• Problems (2) Write a SQL query to find the email addresses of each employee. Consider that the mail domain is mail.somecompany.com . Emails should look like " [email_address] ". The produced column should be names "Full Email Address". Write a SQL query to find all different salaries that are paid to the employees. Write a SQL query to find all information about the employees whose position is "AC_MGR" (Accounting Manager). Write a SQL query to find the names of all employees whose first name starts with "Sa".
    • Problems (3) Write a SQL query to find the names of all employees whose last name contains the character sequence " ei ". Write a SQL query to find the names of all employees whose salary is in the range [3000...5000]. Write a SQL query to find the names of all employees whose salary is 2500, 4000 or 5000. Write a SQL query to find all locations that has no state or post code defined. Write a SQL query to find all employees that are paid more than 10000. Order them in decreasing order by salary.
    • Problems (4) Write a SQL query to find to top 5 best paid employees. Write a SQL query to find all departments and the town of their location. Use natural join. Write a SQL query to find all departments and the town of their location. Use join with USING clause. Write a SQL query to find all departments and the town of their location. Use inner join with ON clause. Write a SQL query to find all the locations and the departments for each location along with the locations that do not have department. User right outer join. Rewrite the query to use left outer join.
    • Problems (5) Write a SQL query to find the manager of each department. Write a SQL query to find the location of each department manager. Write a SQL query to find the names of all employees from the departments "Sales" and "Finance" whose hire year is between 1995 and 2000. Write a SQL query to find the names and salaries of the employees that take the minimal salary in the company. Use nested SELECT statement. Write a SQL query to find the names and salaries of the employees that take a salary that is up to 10% higher than the minimal salary for the company.
    • Problems (6) Write a SQL query to find the average salary in the "Sales" department. Write a SQL query to find the number of employees in the "Sales" department. Write a SQL query to find the number of all locations where the company has an office. Write a SQL query to find the number of all departments that has manager. Write a SQL query to find the number of all departments that has no manager. Write a SQL query to find all departments and the average salary for each of them.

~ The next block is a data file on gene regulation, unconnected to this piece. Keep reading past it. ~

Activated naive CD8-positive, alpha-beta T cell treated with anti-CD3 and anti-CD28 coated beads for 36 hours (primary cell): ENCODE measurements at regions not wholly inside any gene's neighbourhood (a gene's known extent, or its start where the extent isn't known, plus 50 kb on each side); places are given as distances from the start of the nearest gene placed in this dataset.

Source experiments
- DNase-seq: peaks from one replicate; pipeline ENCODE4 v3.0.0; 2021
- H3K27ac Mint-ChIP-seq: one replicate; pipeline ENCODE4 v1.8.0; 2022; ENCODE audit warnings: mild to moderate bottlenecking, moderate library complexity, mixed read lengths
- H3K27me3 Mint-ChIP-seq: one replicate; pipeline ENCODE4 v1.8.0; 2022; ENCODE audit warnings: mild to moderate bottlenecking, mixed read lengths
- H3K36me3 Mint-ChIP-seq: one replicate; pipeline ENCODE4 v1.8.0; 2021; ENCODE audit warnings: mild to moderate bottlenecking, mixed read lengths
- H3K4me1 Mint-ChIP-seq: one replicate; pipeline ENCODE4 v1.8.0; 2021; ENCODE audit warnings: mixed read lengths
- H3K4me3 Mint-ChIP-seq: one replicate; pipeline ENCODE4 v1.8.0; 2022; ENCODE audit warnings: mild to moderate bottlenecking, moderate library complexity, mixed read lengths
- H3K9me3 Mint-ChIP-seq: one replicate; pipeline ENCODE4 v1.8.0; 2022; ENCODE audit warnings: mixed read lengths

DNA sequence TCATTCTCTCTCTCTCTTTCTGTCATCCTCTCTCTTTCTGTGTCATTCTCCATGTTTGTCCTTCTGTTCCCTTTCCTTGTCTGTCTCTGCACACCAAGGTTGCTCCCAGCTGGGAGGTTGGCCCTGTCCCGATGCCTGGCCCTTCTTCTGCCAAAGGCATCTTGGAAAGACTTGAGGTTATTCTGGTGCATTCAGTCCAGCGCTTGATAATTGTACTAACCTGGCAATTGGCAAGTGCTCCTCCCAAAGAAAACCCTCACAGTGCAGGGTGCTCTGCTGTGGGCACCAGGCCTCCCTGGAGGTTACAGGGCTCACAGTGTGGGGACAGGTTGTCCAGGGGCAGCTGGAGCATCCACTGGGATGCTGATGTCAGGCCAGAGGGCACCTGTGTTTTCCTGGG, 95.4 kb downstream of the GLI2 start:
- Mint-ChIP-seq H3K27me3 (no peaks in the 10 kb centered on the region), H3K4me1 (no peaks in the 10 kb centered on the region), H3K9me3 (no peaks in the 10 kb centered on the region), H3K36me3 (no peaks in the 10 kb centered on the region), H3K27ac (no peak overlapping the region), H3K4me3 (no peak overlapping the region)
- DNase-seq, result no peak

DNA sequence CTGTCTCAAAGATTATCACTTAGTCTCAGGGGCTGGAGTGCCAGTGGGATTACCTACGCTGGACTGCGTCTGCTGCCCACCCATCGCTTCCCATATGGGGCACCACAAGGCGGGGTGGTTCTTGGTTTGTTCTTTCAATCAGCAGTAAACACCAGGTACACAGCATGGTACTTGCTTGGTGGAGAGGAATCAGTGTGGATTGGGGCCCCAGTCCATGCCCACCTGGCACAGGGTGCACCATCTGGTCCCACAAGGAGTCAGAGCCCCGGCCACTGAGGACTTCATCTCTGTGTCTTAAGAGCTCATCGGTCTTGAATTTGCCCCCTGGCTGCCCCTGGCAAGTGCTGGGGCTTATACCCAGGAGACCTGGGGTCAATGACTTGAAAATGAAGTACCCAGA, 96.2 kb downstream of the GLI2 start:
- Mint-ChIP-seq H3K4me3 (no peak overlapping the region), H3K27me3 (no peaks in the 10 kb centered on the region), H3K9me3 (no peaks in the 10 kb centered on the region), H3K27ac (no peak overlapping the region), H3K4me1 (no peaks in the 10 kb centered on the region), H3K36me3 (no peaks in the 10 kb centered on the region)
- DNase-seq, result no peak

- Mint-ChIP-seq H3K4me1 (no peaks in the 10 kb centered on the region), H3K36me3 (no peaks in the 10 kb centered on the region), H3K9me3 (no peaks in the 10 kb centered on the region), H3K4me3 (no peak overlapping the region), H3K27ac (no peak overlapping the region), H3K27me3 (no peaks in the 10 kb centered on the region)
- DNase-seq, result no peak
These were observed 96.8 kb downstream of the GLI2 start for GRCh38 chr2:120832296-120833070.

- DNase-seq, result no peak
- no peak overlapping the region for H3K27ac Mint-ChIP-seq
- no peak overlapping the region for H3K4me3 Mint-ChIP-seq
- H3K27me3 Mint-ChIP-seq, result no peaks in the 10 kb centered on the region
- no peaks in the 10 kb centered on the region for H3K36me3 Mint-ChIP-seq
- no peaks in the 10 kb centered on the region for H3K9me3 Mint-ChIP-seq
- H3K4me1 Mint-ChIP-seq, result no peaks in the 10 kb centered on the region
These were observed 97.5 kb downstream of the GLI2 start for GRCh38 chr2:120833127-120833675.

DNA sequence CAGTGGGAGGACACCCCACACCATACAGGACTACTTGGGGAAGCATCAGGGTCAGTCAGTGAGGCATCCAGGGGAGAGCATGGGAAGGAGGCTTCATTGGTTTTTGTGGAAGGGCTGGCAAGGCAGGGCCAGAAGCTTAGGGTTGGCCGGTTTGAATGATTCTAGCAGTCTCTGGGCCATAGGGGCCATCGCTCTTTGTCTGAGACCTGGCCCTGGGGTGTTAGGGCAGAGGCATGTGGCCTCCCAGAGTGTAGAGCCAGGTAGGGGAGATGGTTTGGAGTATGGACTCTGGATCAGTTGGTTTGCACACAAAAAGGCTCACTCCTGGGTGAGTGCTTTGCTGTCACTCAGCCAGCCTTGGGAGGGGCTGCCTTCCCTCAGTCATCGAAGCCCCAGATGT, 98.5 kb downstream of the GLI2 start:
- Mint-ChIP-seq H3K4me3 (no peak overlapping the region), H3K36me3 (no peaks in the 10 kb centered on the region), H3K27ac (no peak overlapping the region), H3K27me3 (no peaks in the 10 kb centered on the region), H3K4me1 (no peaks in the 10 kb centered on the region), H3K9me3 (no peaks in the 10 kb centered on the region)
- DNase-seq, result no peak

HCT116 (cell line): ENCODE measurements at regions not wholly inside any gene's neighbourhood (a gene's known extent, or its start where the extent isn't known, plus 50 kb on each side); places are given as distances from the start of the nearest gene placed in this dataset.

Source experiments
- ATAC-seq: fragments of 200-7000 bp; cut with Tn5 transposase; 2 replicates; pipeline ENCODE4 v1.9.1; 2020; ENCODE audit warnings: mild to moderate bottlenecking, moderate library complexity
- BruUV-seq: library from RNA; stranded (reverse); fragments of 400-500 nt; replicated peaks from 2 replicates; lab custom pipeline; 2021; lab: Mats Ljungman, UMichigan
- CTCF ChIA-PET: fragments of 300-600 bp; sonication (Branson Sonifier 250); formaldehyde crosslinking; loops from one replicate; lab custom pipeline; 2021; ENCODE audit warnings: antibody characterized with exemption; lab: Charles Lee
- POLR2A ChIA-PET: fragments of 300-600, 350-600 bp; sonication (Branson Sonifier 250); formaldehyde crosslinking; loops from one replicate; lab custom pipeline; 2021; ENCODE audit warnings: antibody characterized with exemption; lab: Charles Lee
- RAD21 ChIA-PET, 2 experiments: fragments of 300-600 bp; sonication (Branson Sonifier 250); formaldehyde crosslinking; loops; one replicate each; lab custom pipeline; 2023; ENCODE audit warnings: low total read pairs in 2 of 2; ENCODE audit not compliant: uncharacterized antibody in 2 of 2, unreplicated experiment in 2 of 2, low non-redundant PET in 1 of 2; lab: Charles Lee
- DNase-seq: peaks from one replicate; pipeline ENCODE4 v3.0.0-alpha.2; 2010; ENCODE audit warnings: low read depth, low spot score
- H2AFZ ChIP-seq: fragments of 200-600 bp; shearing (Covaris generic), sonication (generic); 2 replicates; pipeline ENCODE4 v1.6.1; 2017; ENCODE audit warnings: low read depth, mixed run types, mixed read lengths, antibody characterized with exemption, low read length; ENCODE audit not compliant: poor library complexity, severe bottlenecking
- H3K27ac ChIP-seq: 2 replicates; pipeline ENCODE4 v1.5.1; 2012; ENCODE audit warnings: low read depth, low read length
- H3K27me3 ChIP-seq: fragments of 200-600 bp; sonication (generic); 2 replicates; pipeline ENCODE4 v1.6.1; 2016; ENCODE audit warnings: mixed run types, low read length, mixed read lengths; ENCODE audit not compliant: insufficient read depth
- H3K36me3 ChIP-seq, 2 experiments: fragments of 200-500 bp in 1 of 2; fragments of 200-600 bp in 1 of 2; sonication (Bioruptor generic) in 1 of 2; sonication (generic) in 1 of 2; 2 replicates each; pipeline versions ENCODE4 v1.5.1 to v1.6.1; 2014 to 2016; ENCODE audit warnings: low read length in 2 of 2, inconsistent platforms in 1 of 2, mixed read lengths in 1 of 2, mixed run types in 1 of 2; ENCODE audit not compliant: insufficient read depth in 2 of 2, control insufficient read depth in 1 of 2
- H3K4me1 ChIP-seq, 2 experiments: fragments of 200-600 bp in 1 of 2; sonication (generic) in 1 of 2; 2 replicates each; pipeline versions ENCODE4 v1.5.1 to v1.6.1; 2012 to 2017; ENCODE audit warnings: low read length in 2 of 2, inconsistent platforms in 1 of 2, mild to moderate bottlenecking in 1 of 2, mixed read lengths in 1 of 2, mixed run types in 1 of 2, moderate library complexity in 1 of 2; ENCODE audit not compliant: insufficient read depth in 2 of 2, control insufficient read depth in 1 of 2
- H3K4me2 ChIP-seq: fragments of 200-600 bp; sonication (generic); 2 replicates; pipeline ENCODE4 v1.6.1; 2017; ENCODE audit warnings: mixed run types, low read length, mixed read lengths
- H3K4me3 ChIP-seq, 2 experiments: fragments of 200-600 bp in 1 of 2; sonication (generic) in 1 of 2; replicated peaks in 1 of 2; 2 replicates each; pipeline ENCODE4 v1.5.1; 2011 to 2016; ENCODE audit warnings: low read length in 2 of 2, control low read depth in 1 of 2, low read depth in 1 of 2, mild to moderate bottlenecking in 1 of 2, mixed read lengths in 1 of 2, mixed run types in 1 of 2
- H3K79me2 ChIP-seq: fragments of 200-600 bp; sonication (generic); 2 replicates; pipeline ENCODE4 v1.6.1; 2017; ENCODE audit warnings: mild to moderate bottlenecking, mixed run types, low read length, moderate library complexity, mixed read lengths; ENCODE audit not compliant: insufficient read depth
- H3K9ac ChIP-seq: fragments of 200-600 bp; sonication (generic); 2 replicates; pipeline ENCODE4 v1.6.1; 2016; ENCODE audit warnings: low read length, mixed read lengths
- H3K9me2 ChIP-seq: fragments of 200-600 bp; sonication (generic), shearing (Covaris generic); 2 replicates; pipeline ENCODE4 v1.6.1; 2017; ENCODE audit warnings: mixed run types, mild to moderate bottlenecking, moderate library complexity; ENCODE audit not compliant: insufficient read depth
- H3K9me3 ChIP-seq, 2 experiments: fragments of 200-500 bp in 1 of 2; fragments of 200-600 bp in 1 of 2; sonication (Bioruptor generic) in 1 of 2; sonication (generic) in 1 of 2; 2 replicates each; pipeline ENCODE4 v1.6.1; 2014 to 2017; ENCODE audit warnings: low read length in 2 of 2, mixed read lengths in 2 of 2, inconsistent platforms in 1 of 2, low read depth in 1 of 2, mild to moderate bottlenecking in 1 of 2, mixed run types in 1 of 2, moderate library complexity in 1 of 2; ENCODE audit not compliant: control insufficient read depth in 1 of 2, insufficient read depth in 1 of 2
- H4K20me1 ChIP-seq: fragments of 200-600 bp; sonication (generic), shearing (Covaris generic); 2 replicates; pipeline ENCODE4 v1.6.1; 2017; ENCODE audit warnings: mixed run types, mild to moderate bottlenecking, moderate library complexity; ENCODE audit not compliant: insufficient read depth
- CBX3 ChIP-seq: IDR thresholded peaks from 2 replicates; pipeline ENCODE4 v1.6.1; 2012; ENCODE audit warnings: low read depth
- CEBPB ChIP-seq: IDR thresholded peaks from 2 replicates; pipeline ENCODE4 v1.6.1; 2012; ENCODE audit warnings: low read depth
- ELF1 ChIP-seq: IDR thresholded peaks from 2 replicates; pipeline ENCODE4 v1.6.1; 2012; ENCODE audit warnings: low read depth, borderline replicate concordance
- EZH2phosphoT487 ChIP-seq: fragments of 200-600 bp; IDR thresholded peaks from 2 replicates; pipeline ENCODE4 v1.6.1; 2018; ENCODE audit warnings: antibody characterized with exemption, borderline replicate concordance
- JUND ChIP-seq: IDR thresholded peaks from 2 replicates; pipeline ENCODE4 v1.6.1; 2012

• Problems (7) Write a SQL query to find the count of all employees in each department and for each manager. Write a SQL query to find all managers that have exactly 5 employees. Display their names and the name and location of their department. Write a SQL query to find all departments along with their managers. For departments that do not have manager display "(no manager)". Write a SQL query to find the names of all employees whose last name is exactly 5 characters long. Write a SQL query to print the current date and time in the format " day.month.year hour:minutes:seconds ".
    • Problems (8) Write a SQL statement to create a table USERS. Users should have username, password, full name and last login time. Choose appropriate data types for the fields of the table. Define a primary key column with a primary key constraint. Define a sequence for populating the primary key. Define a trigger to update the primary key column value before inserting a record. Write a SQL statement to create a view that displays the users from the USERS table that have been in the system today. Test if the view works correctly.
    • Problems (9) Write a SQL statement to create a table GROUPS. Groups should have unique name (use unique constraint). Define primary key and a sequence and a trigger for populating it. Write a SQL statement to add a column GROUP_ID to the table USERS. Fill some data in this new column and as well in the GROUPS table. Write a SQL statement to add a foreign key constraint between tables USERS and GROUPS. Write SQL statements to insert several records in the USERS and GROUPS tables.
    • Problems (10) Write SQL statements to insert in the USER table the names of all employees from the EMPLOYEES table. Combine the first and last names as a full name. For user name use the email column from EMPLOYEES. Use blank password. Write a SQL statement that changes the password to NULL for all USERS that have not been in the system since 10.03.2006. Write a SQL statement that deletes all users without passwords (NULL or empty password).
    • Homework Write a SQL query to display the average employee salary by country. Write a SQL query to display the average employee salary by region. Write a SQL query to display the country of each employee along with his name and department city. Write a SQL query to display the country where maximal number of employees work. Write a SQL query to display the number of managers for each region and each country. Define table WORKHOURS to store work reports for each employee (date, task, hours, comments). Don't forget to define automatically populated primary key (primary key constraint + sequence + trigger).
    • Homework (2) Define foreign key between the tables WORKHOURS and EMPLOYEE. Add additional column in the employee table if needed. Write several SQL statements to fill some data in the WORKHOURS table. Write a SQL query to find all the average work hours per week for each country. Write a SQL query to find all the departments where some employee worked overtime (over 8 hours/day) during the last week. Write a SQL query to find all employees that have worked 3 or more days overtime in the last week. Display their name, location department and country.